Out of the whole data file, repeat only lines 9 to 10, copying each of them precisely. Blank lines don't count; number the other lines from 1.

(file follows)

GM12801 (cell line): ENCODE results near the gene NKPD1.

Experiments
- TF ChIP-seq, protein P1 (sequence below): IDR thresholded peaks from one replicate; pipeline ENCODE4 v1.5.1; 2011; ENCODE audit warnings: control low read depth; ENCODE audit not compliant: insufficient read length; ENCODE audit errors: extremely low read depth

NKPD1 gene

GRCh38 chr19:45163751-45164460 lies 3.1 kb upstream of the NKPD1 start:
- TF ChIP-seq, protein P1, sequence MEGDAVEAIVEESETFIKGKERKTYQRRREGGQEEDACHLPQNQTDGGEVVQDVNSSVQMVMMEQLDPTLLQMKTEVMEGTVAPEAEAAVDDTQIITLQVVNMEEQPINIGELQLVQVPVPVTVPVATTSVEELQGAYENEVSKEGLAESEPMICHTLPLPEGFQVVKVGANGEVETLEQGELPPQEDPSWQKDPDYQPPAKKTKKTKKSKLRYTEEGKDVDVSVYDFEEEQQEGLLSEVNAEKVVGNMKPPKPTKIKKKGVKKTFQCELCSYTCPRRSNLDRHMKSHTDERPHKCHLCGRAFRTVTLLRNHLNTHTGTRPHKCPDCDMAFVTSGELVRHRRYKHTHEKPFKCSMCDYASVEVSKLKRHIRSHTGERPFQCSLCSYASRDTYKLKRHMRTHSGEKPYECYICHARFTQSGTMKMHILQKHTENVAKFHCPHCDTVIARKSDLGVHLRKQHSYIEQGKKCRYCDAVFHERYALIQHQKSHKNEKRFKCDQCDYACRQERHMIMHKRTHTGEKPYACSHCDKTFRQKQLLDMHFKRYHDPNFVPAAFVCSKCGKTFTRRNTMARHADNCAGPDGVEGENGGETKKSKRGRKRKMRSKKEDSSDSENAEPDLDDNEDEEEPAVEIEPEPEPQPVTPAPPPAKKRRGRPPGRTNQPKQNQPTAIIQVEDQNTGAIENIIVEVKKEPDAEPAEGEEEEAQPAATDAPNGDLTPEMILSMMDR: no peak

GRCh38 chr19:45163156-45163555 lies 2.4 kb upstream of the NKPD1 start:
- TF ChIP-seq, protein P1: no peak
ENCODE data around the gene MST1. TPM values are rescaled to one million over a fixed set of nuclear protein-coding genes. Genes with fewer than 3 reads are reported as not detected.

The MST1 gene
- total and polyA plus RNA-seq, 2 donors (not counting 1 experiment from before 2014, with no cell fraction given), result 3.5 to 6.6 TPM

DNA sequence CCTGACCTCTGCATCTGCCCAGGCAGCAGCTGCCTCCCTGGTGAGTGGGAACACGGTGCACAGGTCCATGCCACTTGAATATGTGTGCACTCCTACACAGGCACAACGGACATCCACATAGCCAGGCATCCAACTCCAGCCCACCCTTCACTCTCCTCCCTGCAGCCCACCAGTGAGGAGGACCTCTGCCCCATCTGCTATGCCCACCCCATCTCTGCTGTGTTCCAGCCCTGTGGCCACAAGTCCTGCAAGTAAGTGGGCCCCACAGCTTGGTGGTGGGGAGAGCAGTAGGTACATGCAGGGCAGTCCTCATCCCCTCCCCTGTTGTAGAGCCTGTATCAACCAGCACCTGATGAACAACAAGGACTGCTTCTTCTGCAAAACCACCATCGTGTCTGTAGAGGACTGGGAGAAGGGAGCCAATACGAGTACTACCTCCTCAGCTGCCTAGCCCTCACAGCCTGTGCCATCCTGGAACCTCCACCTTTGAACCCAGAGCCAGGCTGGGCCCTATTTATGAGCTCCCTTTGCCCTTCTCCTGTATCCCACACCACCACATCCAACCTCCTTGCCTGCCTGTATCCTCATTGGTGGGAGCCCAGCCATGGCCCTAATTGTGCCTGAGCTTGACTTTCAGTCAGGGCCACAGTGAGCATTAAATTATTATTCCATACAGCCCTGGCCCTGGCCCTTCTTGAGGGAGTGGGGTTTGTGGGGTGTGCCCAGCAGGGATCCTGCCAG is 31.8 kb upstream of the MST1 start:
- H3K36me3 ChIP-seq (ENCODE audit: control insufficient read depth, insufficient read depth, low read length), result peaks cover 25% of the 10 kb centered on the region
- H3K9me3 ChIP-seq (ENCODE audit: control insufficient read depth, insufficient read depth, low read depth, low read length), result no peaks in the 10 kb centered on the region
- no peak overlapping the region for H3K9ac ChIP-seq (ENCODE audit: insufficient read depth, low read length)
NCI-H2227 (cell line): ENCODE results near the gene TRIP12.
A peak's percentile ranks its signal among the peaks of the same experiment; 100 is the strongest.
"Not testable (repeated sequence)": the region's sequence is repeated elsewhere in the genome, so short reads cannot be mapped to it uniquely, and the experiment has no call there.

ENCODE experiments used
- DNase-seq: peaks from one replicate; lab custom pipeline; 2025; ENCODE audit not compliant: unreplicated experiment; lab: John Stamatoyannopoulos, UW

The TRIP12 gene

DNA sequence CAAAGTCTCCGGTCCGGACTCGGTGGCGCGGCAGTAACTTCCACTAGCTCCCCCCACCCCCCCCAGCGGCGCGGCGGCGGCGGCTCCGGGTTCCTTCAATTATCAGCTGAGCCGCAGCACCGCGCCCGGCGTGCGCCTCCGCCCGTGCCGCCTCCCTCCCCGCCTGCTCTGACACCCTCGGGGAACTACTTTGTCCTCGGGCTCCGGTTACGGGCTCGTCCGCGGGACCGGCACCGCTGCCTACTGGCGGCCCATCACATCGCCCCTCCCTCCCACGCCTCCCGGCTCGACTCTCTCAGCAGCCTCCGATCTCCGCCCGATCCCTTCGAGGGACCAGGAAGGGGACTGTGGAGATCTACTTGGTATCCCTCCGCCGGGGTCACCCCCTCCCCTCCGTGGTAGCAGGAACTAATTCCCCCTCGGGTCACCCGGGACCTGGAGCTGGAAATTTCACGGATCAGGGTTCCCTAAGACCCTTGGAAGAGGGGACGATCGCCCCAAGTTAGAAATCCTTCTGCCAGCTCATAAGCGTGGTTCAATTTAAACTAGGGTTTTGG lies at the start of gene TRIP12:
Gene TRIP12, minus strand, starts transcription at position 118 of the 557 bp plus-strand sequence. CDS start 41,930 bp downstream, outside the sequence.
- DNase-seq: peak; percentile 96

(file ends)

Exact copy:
ENCODE data around the gene MST1. TPM values are rescaled to one million over a fixed set of nuclear protein-coding genes. Genes with fewer than 3 reads are reported as not detected.

The MST1 gene